“Ou, wha kens? she has muckle to say wi' them, but whiles they 'll tak their ain way for a' that, when they're under temptation. And then there's the smugglers that they're aye leagued wi', she maybe couldna manage them sae weel they ’re aye banded thegither - I've heard, that the gipsies ken when the smugglers will come aff, and where they're to land, better than the very merchants that deal wi' them. And then, to the boot o' that, she's whiles crack-brained, and has a bee in her head; they say that whether her spaeings and fortune-tellings be true or no, for certain she believes in them a' hersell, and is aye guiding hersell by some queer prophecy or anither. So she disna aye gang the straight road to the well. But deil o'sic a story as yours, wi' glamour, and dead folk, and losing ane's gate, I ever heard out o' the tale-books! But whisht, I hear the keeper coming."
Mac-Guffog accordingly interrupted their discourse by the harsh harmony of the bolts and bars, and showed his bloated visage at the opening door. “Come, Mr. Dinmont, we have put off locking up for an hour to oblige ye; ye must go to your quarters.”
“Quarters, man? I intend to sleep here the night. There's a spare bed in the Captain's room."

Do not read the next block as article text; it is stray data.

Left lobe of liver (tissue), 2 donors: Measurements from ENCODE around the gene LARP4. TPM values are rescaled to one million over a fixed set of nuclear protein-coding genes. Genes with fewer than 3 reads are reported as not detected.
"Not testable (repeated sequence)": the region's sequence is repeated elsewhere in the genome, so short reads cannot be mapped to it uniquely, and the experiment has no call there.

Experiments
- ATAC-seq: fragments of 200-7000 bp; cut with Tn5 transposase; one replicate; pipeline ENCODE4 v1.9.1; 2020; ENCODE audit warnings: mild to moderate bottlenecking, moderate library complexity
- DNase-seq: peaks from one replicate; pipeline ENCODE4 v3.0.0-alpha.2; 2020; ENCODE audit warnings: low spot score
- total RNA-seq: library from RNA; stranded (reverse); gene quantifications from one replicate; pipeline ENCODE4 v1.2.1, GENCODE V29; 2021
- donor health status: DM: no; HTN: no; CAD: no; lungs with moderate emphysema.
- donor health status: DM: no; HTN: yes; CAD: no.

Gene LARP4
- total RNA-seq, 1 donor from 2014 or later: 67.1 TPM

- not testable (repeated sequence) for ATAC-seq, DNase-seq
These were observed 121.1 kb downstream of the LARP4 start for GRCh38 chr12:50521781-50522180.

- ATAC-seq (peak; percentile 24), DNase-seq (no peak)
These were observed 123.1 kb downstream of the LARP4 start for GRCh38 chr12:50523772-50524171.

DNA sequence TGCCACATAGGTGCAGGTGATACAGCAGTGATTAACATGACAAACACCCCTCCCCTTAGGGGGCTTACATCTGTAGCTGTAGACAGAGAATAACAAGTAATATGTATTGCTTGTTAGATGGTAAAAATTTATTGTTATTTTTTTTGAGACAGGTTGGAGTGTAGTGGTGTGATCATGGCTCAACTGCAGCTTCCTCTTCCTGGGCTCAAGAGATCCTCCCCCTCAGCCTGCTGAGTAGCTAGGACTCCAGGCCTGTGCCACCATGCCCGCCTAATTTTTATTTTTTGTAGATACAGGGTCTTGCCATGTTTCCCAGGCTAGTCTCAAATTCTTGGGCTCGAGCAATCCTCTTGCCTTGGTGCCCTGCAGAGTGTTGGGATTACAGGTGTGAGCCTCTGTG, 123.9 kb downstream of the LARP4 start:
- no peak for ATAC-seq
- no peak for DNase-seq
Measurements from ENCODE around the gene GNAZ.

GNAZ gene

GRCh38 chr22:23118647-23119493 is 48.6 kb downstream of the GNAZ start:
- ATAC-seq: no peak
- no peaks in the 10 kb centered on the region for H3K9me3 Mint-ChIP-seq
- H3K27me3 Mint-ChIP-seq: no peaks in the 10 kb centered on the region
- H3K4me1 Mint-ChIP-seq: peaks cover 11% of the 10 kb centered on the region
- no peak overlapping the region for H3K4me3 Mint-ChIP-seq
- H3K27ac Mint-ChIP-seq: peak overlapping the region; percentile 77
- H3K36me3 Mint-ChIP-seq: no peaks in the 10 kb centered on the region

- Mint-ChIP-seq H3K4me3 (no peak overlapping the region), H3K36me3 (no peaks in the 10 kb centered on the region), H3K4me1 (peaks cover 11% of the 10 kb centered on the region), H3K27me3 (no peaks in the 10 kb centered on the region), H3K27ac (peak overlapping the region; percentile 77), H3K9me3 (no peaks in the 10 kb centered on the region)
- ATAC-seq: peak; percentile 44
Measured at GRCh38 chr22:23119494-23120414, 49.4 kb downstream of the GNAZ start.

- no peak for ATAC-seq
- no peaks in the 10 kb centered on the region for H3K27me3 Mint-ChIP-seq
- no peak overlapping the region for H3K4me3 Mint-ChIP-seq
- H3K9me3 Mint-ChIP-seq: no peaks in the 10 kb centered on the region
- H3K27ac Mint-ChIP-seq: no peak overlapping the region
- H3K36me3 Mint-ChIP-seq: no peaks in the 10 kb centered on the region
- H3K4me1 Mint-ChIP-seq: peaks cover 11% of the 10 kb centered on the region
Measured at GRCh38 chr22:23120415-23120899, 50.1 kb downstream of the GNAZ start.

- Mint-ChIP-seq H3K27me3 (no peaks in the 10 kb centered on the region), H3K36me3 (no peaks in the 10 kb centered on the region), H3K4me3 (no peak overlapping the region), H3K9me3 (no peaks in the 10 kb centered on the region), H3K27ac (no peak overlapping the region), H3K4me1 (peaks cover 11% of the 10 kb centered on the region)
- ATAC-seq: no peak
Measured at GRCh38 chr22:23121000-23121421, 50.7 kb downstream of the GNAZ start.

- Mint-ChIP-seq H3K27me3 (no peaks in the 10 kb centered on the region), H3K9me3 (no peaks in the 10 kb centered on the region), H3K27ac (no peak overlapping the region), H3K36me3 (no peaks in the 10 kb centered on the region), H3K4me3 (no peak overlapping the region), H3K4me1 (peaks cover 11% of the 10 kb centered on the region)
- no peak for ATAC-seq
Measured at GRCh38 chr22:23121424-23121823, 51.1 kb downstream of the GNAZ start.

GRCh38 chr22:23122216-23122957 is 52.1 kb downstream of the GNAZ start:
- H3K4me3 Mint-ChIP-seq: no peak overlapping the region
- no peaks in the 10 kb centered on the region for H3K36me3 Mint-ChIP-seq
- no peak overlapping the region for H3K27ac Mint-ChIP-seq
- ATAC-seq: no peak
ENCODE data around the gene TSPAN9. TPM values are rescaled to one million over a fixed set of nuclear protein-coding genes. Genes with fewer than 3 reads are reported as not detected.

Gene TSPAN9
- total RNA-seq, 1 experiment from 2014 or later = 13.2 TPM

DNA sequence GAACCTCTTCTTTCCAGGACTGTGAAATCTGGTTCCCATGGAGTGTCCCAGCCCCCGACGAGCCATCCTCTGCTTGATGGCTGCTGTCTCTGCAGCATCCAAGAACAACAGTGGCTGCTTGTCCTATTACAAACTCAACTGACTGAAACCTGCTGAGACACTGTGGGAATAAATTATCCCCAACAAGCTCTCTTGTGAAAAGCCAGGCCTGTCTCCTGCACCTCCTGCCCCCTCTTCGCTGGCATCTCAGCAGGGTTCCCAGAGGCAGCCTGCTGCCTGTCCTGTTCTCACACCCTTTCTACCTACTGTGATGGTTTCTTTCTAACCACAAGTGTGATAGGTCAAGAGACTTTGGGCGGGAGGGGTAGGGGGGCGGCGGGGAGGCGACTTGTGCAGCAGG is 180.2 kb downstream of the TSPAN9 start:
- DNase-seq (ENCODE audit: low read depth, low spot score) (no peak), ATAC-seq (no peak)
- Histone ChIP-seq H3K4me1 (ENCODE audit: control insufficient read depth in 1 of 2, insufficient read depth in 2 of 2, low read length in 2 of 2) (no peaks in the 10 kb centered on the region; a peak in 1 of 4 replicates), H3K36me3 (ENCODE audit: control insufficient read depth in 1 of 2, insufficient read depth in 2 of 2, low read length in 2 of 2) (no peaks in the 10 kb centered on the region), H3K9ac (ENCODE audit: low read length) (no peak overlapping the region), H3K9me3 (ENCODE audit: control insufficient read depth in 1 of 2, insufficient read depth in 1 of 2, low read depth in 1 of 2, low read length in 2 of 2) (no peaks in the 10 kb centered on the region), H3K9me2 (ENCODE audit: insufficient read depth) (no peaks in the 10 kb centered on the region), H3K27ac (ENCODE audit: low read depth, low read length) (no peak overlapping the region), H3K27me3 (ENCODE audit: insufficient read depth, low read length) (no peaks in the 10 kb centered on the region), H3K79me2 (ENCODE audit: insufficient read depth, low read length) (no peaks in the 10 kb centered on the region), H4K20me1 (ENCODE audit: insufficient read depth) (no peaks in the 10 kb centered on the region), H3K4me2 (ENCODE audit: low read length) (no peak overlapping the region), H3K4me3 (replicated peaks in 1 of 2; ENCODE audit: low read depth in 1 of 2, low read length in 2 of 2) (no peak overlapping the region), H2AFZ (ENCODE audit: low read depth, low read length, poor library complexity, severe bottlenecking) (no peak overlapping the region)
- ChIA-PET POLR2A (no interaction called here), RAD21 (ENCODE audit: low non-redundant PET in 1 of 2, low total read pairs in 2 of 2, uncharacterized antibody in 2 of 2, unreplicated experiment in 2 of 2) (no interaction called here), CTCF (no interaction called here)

“It's impossible!” answered the keeper.
“But I say it is possible, and that I winna stir - there's a dram t' ye.”
Mac-Guffog drank off the spirits, and resumed his objection. “But it's against rule, Sir; ye have committed nae malefaction.”
“I'll break your head," said the sturdy Liddesdale man," if
* The handle of a stoup of liquor; than which, our proverb seems to infer, there is nothing comes more readily to the grasp.
ye say ony mair about it, and that will be malefaction eneugh to entitle me to ae night's lodging wi' you, ony way.”
“But I tell ye, Mr. Dinmont," reiterated the keeper, “it's against rule, and I behoved to lose my post.”
“Weel, Mac-Guffog,” said Dandie, “I hae just twa things to say. Ye ken wha I am weel eneugh, and that I wadna loose a prisoner."
“ And how do I ken that?" answered the jailor.
“Weel, if ye dinna ken that,” said the resolute farmer, “ye ken this: - ye ken ye're whiles obliged to be up our water in the way o' your business; now, if ye let me stay quietly here the night wi' the Captain, I 'se pay ye double fees for the room; and if ye say no, ye shall hae the best sark-fu’o'sair banes that ever ye had in your life, the first time ye set a foot by Liddelmoat!"